ANNAPOLIS, Md. (AP) — Maryland’s $1.6 billion shortfall for the next fiscal year is presenting as puzzling a challenge as ever for Gov. Martin O’Malley and lawmakers returning for the Maryland General Assembly’s 90-day session, following four years of hard choices compounded by the recession.

O’Malley, who will submit his budget proposal to lawmakers later this month, describes it as the most difficult he has ever had to put together, as lawmakers convene Wednesday for the first day of the session.

“It’s a Rubik’s Cube of really painful choices, and however you twirl and adjust that Rubik’s Cube, at the end of the day it’s still a cube of very painful choices,” said O’Malley, a Democrat.

“This next budget that I submit is going to be balanced entirely with cuts, and that will be the beginning of the conversation that we’ll have with the members of the General Assembly.”

While the state has contended with bigger shortfalls under O’Malley, who was re-elected in November, the state does not have federal stimulus money this time to help soften the blow. The state also has pushed its debt limit in recent years, significantly cutting into the amount of bonds available for a variety of competing needs for state facilities, health and social services, education and public safety. In recent years, lawmakers have resorted to spending transfers from various state funds to help balance the books, but those options have dwindled.

“We’ve raided every pot of money,” said Delegate Gail Bates, R-Howard. “There’s no easy fixes.”

It remains unclear how the shortfall will affect jobs in state government. O’Malley struggled to avoid layoffs as much as possible during the recession, and he hopes to avoid another year of furloughs for state employees, but he hasn’t ruled them out yet.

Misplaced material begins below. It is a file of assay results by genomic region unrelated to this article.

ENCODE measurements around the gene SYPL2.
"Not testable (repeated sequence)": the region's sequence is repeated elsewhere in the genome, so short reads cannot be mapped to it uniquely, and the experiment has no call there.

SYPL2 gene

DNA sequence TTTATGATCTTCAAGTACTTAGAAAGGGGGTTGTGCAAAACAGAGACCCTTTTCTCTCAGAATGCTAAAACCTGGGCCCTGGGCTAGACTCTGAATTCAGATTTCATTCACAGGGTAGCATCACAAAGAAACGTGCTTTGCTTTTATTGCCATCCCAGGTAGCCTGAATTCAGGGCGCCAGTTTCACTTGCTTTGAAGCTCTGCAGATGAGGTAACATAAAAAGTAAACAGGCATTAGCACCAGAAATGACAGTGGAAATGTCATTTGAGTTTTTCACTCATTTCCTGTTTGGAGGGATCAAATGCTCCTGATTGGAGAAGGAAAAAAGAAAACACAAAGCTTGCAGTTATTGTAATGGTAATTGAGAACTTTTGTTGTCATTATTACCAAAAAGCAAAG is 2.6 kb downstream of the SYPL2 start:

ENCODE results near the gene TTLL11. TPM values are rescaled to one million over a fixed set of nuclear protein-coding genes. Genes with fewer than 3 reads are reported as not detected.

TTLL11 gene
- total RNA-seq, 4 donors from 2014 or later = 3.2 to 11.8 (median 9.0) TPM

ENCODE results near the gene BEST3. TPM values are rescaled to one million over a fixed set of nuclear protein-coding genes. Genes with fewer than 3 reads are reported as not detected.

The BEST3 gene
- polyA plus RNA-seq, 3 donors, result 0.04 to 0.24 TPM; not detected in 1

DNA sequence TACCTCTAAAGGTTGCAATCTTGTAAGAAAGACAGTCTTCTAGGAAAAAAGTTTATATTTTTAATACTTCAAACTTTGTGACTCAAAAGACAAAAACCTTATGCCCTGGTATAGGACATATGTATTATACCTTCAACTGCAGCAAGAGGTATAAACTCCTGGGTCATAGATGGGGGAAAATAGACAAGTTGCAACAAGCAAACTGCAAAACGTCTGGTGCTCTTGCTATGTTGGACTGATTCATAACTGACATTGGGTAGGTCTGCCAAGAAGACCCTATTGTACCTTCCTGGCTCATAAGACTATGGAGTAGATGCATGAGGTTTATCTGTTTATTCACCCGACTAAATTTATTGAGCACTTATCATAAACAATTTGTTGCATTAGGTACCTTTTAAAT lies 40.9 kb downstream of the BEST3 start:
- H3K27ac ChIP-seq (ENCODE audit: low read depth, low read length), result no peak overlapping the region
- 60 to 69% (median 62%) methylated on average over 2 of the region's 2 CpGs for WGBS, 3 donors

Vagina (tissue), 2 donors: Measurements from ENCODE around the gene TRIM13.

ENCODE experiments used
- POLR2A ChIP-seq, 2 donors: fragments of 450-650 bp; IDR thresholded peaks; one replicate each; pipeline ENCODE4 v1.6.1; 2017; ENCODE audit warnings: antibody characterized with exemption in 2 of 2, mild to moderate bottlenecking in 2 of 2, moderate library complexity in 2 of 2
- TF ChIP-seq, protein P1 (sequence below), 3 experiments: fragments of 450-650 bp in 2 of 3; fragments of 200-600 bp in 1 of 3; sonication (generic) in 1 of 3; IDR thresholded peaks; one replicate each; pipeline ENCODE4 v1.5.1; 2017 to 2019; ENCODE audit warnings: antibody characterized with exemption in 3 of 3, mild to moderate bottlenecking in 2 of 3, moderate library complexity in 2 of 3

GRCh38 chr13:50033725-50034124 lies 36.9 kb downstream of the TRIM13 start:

Lawmakers also will be grappling with the state’s long-running problem of more than $18 billion in unfunded pension liabilities over 25 years. Maryland also has unfunded health care liabilities that are estimated to be about $15 billion. A state commission has proposed that state employees work years longer before becoming eligible for pensions or retiree health care benefits, an idea that was quickly criticized by union leadership.

O’Malley has ruled out passing on pension costs to the state’s counties. That’s sure to raise debate in the Legislature, where state Senate President Thomas V. Mike Miller, a Democrat, has favored a push to begin making counties take on some of the burden.

O’Malley has so far ruled out initiating tax increases, but some are bound to come before lawmakers.

House Speaker Michael Busch, D-Anne Arundel, said lawmakers are waiting to see what O’Malley’s budget proposal will be.

“The governor has said he’s not going to initiate a revenue increase,” Busch said in an interview Monday. “I mean, I think he’s open to it if there’s some kind of groundswell from either local governments or legislators who feel that there’s programs that are getting cut that they want to continue to fund.”

Republicans say they’re not convinced new taxes are off the table.

“I think the Legislature will both try to raise taxes and try to push pensions on to the local governments, which is the worst possible thing we can do in this economy,” said Delegate Anthony O’Donnell, R-Calvert, the House minority leader.

One tax proposal that has been floated in the past is a dime-a-drink increase in the state’s alcohol tax, which would raise an estimated $200 million. Supporters of the idea point out that the tax on beer and wine hasn’t been raised since 1972, but opponents say it could hurt business in restaurants and bars.

Some also are talking about the possibility of a gasoline tax increase to help rejuvenate funding for transportation needs. That tax hasn’t been raised since 1992.

The state’s budget situation promises to rekindle debate on how much state money will go toward cleaning up the Chesapeake Bay.